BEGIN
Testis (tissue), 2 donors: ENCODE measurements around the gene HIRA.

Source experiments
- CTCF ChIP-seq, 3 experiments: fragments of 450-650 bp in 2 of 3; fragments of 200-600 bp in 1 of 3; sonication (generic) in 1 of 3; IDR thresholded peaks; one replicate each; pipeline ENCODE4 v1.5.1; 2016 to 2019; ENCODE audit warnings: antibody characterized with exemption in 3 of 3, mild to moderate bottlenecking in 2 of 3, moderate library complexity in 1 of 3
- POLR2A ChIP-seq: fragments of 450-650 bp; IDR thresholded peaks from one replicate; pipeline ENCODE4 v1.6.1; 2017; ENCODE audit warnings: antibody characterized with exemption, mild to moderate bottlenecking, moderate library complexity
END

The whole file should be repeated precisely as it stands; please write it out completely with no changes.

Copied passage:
Testis (tissue), 2 donors: ENCODE measurements around the gene HIRA.

Source experiments
- CTCF ChIP-seq, 3 experiments: fragments of 450-650 bp in 2 of 3; fragments of 200-600 bp in 1 of 3; sonication (generic) in 1 of 3; IDR thresholded peaks; one replicate each; pipeline ENCODE4 v1.5.1; 2016 to 2019; ENCODE audit warnings: antibody characterized with exemption in 3 of 3, mild to moderate bottlenecking in 2 of 3, moderate library complexity in 1 of 3
- POLR2A ChIP-seq: fragments of 450-650 bp; IDR thresholded peaks from one replicate; pipeline ENCODE4 v1.6.1; 2017; ENCODE audit warnings: antibody characterized with exemption, mild to moderate bottlenecking, moderate library complexity